Have you ever felt shame or guilt for craving sugar?
You shouldn’t! It’s addictive, and the food industry knows it.
To illustrate this, let’s make some tomato sauce. We take tomatoes, garlic, olive oil, fresh basil, salt, and pepper.
Now. Check the ingredient list on the tomato sauce you buy in the grocery store. What do you find?
I’ll bet you will find sugar in it. Unless, you’ve consciously chosen a tomato sauce without it. Our point being, it’s EVERYWHERE.
Sugar Stimulates Appetite
The addiction to sugar is no coincident, because it’s a survival mechanism.
To survive winter (in Africa that means drought and little or no food) we needed to store what’s most essential to our survival:
Energy and water, also known as “fat”.
To stimulate fat storing, we needed to consume a lot of sugar.
Back in the day (a couple of hundred thousand years ago), nature only provided sugar for a short period of time.
When fruit and berries were in season, we needed to eat a lot of it. To make sure of that, the body developed a craving for sugar.
Sugar stimulates your appetite, which causes you to eat more, so you can store energy and water.
How Sugar Hides In Your Food
The food industry uses clever ways to hide how much sugar is in their products. Here are five ways of how they do it:
1. Health Claims
One of the things they do to make their products appear more healthy is to add health claims:
- “No refined sugar”
When it says “low-fat” on the product, that means it has little or no fat, but it can still contain a lot of sugar or other additives.
2. Combining Natural Sugar With Added Sugar
Sugar is not created equal.
Whole foods like fruit, berries, and honey, contain natural sugar. It’s not added. When you eat them, you receive lots of nutrients and enzymes that are good for the body.
This is because we have evolved to eat it. Our body recognizes these natural sugars and knows how to digest it.
Let’s say you want something healthy, so you buy a fruit smoothie. The first couple of sips taste fantastic, but on the third sip, you realize it’s much too sweet.
You take a look at the label and find out there is added sugar. Now, you’re getting both the natural and added sugar.
This makes it harder to know how much sugar you’re actually consuming.
3. Using “Healthy” Sugars
Another trick is to use unrefined sugars like:
- Agave syrup
- Coconut sugar
- Raw sugar
When the food industry uses these types of sugar, they often write on the product “no refined sugar.”
It’s meant to convince us that it’s more healthy than it actually is.
It’s still added sugar, and can trigger your appetite, as well as the storing of fat.
4. Using Different Types Of Sugar
The ingredient list is organized by weight, meaning the main ingredient is listed first.
If the food manufacturer wants to move the sugar further down the ingredient list, they use different types of sugar instead of one type.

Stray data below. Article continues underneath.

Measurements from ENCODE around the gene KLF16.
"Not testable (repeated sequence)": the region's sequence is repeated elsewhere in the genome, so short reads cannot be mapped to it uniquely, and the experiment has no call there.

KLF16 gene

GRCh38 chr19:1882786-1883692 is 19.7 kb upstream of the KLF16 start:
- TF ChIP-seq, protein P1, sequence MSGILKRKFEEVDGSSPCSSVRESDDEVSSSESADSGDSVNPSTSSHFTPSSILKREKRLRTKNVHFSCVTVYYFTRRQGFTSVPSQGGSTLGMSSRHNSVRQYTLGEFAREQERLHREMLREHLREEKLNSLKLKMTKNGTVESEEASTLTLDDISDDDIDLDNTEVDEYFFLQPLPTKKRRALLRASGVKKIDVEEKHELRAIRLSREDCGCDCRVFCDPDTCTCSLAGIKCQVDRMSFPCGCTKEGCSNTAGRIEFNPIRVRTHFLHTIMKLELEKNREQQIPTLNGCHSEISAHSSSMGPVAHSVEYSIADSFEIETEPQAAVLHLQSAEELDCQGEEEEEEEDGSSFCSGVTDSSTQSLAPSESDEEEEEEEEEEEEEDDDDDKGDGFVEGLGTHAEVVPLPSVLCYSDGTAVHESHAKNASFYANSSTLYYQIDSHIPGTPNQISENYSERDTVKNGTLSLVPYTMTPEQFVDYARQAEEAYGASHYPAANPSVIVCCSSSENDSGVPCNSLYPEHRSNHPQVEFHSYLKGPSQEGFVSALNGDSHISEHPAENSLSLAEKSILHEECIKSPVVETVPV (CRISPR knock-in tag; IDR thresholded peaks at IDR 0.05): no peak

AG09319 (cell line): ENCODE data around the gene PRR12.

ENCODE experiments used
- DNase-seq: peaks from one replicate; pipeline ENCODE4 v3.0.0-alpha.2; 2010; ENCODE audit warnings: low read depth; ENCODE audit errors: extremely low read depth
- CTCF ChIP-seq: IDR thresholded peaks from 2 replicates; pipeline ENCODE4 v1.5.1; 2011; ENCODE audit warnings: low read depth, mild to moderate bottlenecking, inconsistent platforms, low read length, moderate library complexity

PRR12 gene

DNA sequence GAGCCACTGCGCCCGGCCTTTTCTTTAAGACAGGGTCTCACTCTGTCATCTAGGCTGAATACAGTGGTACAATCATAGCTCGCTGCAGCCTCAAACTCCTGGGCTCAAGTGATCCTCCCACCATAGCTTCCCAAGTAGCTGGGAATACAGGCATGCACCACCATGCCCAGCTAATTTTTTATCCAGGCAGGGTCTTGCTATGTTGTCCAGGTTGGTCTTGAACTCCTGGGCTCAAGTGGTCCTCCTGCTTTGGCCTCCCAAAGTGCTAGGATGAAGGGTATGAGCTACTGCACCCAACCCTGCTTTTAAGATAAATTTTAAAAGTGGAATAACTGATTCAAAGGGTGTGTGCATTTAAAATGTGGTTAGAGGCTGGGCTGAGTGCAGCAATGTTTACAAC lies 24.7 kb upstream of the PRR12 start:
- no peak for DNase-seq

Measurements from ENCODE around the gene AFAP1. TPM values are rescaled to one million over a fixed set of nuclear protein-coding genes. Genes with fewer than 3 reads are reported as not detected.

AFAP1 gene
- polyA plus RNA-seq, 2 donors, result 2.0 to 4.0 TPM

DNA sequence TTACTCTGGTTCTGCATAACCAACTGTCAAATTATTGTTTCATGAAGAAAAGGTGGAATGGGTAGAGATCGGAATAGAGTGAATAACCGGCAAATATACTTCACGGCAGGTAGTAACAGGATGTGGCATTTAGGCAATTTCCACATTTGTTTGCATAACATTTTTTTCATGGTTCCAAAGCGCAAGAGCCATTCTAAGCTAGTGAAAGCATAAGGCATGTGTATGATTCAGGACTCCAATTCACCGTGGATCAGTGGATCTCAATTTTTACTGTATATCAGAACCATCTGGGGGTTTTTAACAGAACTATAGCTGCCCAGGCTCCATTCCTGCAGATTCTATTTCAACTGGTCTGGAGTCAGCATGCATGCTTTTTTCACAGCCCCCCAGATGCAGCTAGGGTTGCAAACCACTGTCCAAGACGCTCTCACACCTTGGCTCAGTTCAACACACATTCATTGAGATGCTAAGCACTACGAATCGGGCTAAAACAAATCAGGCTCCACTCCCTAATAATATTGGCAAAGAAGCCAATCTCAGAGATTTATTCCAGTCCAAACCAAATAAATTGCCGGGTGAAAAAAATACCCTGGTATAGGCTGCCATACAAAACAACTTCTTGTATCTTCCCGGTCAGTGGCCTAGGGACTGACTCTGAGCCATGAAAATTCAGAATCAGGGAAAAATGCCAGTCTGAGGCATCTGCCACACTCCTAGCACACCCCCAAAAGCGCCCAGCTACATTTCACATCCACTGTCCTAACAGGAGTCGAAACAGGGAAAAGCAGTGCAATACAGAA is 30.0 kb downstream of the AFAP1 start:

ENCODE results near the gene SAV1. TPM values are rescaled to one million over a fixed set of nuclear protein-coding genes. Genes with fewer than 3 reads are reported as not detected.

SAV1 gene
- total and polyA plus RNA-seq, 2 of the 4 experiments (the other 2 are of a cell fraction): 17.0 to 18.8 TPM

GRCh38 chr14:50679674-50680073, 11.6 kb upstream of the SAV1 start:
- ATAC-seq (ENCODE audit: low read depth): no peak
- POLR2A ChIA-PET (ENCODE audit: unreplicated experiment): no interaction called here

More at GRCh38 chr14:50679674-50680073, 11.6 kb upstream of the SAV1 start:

It makes the product appear to have less sugar.
5. Sugar Has Many Names
Have you ever read an ingredient list and not been able to pronounce the majority of the names?
You’re not alone!
It’s a way to confuse you! You’re more likely to give up and buy something you crave if you are fed up with trying to understand what it all means.
Most companies will put sugar in products you wouldn’t expect. An example being, how most types of bacon have “dextrose”, or another fancy way of saying “SUGAR”.
Do you know how different names there is for sugar?
We found 65! Did your jaw just drop? Ours did too, once we stopped counting.
Luckily, we have organized this list of sugars for you. Click here for your free copy.
Also, we have a challenge for you:
- Take this list with you the next time you go grocery shopping.
- Find an item you wouldn’t think has added sugar, and cross reference it to our list.
- If it does have added sugar, then share it with a friend or family member.
You will be shocked, they will be shocked, but everyone will be more aware.
4 thoughts on “How Sugar Hides in Our Food”
Very useful info, Jorgen.
I’m trying to find a perfect recipe of chocolate without sugar. Do you think any added honey or
stevia are a bad idea? Are they better than coconut sugar?
Is there any chance to make a chocolate that will meet all the WildFit requirements?
It depends on your goals and what lifestyle you want to have.
Chocolate is not a WildFit necessity. You can certainly find chocolate that you can enjoy once in a while.
Honey is a great option as sugar.
Hope this helps. Have a great day!
– Jørgen, WildFit Team
I’m on the Wildfit program now, and I shared this email eith my daughters. I’m only at day 41, but I know this is a good path for feeding your body to allow it to heal and be at it’s optimal health to fight off the bad stuff…. obesity, cancer, diabetes etc. Thanks for posting this email.
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